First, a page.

Meg A. Yeah, they’re good people. And the gluten free dough mix was only about a dollar or so more than the dough we usually buy from the pizza place.
As you saw, we decided to use a pre-made mix for this pizza, since cooking gluten-free often involves complicated ingredients that aren’t readily available, or if they are, are expensive. While normally we’re pro-from-scratch, these are extenuating circumstances and we recommend all those GF eaters out there stick to pre-made dough mixes. In this experiment, we used Bob’s Red Mill Factory, which is fairly easy to find in grocery stores nationwide. It’s affordable, easy to find, and works well. The mix comes with its own yeast packet even, for added convenience. After about 30 minutes of work, a dough was formed and risen:
And soon after, it was pressed into a pan much the same way you would with a normal pizza dough.
The next order of business involved what to actually put on top of this GF pizza dough. Sautéd and breaded chicken is out, since they involve wheat products. In the very least, meat and individual seasonings/spices are safe for people with Celiac, so grilling or pan-frying the meat is still an option. Conveniently this synced up nicely with the fact I’ve been tossing around the idea for a jerk chicken pizza in my head recently. For those not familiar with the term, jerk seasoning is a part of Caribbean cuisine which involves lots of unique spice combinations like brown sugar, nutmeg, and chili pepper made into a dry rub for grilled/barbecued meats. It results in a very blackened, spicy, but sweet and tangy flavor on the meat, which stays moist and tender inside. As a grilled meat, it remains gluten-free, and the strong flavor lends itself well to a pizza with limited ingredients.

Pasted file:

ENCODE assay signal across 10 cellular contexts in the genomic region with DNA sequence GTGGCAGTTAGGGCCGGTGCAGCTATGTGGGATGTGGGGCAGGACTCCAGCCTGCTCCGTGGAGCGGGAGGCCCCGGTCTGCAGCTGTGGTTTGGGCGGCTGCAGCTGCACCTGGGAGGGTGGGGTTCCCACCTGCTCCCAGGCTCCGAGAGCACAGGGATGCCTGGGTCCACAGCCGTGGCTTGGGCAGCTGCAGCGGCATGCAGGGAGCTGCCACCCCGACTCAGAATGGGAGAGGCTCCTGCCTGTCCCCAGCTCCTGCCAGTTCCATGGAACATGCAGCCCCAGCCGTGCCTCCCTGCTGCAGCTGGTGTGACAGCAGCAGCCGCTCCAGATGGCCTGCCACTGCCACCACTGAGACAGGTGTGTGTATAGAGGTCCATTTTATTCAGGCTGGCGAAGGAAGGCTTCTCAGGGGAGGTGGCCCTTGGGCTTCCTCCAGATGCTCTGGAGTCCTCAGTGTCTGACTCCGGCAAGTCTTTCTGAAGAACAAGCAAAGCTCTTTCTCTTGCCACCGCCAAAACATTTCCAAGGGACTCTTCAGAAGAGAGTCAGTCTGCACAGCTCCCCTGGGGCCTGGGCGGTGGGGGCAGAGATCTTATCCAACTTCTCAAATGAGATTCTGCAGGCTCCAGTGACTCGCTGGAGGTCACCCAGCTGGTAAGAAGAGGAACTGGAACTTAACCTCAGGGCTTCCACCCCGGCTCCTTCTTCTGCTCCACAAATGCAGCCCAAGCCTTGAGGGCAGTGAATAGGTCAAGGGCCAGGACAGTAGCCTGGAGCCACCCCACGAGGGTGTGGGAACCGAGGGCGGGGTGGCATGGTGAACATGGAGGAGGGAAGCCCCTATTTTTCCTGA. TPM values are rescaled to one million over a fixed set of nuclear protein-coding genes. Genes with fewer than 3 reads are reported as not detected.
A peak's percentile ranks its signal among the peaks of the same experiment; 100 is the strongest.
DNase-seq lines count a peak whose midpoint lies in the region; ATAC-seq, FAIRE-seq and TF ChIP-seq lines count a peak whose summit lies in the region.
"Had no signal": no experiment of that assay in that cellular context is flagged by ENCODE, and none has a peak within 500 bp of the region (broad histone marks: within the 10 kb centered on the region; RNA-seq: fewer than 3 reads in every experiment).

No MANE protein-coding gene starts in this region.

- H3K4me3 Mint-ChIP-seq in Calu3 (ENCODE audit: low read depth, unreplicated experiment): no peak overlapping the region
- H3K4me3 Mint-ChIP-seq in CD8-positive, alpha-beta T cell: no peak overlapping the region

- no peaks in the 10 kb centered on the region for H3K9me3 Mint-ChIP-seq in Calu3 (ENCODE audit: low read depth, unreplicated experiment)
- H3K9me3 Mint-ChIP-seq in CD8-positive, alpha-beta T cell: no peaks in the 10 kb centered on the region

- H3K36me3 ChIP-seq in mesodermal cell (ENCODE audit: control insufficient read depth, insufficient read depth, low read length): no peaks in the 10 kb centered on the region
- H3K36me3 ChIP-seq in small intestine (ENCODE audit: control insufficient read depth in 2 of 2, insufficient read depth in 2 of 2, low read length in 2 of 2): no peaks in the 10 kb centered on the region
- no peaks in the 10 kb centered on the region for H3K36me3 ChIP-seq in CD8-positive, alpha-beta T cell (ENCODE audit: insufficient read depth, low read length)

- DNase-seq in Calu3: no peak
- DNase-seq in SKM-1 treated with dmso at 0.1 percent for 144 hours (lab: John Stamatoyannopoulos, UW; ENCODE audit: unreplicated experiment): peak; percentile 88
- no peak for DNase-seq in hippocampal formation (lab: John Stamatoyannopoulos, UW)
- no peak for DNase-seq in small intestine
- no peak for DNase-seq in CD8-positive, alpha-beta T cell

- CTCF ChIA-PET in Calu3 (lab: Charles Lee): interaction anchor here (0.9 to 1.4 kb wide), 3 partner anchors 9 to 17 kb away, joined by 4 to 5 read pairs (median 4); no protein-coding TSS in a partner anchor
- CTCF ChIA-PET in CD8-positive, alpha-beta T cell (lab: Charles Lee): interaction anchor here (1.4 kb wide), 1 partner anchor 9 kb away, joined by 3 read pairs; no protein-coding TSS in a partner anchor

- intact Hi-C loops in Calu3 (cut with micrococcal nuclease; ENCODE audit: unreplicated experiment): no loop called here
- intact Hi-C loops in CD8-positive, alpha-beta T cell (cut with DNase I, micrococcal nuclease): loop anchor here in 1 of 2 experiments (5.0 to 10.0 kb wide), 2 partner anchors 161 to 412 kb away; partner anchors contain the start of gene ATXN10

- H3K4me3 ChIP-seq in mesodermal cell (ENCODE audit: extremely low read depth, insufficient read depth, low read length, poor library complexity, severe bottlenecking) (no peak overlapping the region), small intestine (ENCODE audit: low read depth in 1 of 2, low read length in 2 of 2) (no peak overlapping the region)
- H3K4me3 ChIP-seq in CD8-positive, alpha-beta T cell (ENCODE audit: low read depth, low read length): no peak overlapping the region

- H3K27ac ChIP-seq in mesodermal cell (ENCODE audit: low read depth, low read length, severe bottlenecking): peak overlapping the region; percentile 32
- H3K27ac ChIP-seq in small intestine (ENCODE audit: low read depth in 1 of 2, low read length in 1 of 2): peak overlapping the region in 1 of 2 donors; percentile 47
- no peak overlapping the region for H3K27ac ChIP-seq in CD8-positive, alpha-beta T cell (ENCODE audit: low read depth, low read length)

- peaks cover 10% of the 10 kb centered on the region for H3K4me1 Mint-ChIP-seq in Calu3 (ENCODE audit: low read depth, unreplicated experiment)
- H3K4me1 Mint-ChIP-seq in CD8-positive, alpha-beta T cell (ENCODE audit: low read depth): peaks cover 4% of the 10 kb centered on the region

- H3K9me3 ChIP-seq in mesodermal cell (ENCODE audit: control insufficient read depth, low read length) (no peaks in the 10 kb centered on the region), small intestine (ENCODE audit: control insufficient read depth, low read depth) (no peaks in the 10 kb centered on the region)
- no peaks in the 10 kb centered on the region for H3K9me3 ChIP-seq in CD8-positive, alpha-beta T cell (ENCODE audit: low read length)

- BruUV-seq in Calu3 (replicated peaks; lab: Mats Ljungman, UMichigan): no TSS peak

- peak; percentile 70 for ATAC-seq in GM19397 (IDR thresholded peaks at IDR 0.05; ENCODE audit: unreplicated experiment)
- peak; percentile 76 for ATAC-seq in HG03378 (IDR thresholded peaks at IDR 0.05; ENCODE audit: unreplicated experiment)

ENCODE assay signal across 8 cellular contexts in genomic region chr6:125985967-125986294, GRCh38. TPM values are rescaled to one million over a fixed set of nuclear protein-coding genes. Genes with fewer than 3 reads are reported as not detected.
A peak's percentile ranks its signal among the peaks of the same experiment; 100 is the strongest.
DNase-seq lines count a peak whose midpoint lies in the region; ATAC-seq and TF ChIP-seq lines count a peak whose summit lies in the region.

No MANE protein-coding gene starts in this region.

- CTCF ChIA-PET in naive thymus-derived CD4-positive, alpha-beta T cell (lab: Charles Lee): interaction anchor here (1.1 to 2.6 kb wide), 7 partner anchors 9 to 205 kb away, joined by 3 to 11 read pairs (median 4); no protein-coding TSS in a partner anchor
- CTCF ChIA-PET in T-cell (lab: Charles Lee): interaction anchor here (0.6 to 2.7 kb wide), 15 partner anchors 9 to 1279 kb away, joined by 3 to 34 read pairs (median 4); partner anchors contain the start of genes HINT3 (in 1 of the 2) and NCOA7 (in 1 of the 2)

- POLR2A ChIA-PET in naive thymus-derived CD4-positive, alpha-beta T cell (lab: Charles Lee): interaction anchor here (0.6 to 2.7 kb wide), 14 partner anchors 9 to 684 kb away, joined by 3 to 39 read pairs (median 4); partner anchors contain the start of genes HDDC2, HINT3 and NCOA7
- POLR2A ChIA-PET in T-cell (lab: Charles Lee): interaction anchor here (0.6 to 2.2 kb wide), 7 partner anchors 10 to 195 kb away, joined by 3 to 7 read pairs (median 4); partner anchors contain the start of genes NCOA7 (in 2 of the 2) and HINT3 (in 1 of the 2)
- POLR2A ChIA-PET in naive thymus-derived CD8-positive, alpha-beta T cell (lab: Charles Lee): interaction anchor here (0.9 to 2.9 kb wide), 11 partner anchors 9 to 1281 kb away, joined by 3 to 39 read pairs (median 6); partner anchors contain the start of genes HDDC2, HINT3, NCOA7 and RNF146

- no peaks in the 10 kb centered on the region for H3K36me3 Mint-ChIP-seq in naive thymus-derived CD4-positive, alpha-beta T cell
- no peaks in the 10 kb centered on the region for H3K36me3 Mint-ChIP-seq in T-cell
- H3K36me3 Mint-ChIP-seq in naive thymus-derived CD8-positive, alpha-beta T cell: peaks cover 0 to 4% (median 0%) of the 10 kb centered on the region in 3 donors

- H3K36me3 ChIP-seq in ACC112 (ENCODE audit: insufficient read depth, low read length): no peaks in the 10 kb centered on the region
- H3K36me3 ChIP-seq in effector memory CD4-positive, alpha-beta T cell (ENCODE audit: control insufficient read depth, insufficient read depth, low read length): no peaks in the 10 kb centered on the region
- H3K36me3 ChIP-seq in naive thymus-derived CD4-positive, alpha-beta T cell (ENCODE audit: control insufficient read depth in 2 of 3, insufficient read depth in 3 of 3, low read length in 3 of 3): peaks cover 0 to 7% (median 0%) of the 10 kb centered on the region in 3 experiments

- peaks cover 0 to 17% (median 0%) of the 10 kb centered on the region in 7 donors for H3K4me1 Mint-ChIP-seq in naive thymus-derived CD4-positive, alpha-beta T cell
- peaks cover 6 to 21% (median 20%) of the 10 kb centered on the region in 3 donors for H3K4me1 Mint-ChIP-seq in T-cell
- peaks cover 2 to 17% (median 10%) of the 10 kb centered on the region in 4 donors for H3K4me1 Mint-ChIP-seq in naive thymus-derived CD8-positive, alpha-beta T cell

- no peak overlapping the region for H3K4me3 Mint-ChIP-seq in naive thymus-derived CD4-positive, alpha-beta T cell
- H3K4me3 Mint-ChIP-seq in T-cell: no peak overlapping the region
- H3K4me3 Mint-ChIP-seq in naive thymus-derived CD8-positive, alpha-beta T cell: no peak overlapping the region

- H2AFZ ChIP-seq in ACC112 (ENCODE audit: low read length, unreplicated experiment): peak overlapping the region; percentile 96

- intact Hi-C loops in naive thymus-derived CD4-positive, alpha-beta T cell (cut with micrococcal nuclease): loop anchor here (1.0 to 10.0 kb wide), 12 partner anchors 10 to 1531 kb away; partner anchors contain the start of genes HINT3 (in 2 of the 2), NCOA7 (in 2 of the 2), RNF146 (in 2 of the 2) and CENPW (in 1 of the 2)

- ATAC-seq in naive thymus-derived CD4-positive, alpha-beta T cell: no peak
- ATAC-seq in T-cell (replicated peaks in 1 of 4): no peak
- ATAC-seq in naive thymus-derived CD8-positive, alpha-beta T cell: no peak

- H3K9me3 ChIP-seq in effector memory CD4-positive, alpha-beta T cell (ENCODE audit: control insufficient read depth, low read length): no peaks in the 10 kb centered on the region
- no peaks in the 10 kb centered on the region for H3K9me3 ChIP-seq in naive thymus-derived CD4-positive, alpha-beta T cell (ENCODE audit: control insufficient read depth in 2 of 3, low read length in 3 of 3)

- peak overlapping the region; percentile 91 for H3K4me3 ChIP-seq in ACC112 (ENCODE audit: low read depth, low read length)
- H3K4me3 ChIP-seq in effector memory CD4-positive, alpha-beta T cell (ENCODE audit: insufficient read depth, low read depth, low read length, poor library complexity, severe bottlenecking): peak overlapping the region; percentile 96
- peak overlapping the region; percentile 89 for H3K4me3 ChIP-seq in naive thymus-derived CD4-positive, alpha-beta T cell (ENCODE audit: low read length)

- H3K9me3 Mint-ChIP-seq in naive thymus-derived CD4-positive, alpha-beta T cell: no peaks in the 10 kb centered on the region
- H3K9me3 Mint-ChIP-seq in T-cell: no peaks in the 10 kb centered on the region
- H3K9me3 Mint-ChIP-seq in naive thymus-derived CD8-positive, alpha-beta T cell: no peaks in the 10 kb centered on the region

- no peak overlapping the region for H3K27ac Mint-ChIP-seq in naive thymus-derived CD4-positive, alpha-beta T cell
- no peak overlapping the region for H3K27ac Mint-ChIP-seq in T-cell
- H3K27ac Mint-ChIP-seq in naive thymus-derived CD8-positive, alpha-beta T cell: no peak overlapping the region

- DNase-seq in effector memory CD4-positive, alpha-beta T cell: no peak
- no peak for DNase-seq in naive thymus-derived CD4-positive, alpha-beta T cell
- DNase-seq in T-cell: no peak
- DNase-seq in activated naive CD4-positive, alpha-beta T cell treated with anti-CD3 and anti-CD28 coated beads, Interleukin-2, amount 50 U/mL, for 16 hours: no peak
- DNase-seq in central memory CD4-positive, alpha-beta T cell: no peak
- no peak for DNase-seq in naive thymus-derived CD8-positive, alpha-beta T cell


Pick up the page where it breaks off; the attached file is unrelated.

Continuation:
Meg A. Of course we needed more than dough… we had to decide what to put on top of it.
Erik S. Yup! Unfortunately for most gluten free eaters, your options are somewhat limited when it comes to meats. Grilled chicken is a longtime favorite for everyone, and happens to avoid any breadings that could contaminate the meat with wheat products. So it seemed like a good base to start with.
Meg A. Yup. And we decided to season it with a jerk rub. Which, now that I’ve said the phrase “jerk rub,” I realize sounds vaguely sexual…
Erik S. Psh, get your mind out of the gutter. Using a jerk-like rub on some tender meat isn’t the least bit sexual.
Meg A. Silly me, I don’t know how my mind went that direction.
Erik S. But yeah, innuendo aside one of the better ways to prepare grilled chicken in my opinion is with jerk seasoning, or Caribbean barbecue spice. I figured this was a good opportunity to try it out on a pizza.
Cheese-wise, we fortunately had a bit of a bye here, since cheese generally are naturally GF. So for this part of the formulation process, we got to worry less about picking something that works from a diet-standpoint, and got to return to our home territory of “Would these flavors go well together?” Considering we were going for a tropical, spicy theme, it made all the sense in the world to use pepper jack, everybody’s favorite jalapeno-infused Monterrey.
Meg A. We also decided to use chipotle mayo as the sauce on this pizza. It both contributed to the spice, but also offered a nice sweet balance.
Erik S. It helped out a lot. The chicken came out insanely spicy. I was worried no one would be able to enjoy it but myself, but fortunately the chipotle mayo and the dough mellowed it out.
Meg A. Yeah… when I ate a piece of the chicken on its own it was a bit much for me personally. But I’m also a bit of a wimp when it comes to spiciness. It worked well on the pizza though.
Erik S. In addition to the chicken and chipotle sauce, we selected pepper jack as our cheese of choice, to have it fit into the spice theme.
Meg A. Yup! We should use pepper jack on more of our pizzas, since it melts nicely and is tasty. Then again, most cheese is tasty.
Erik S. I can’t disagree.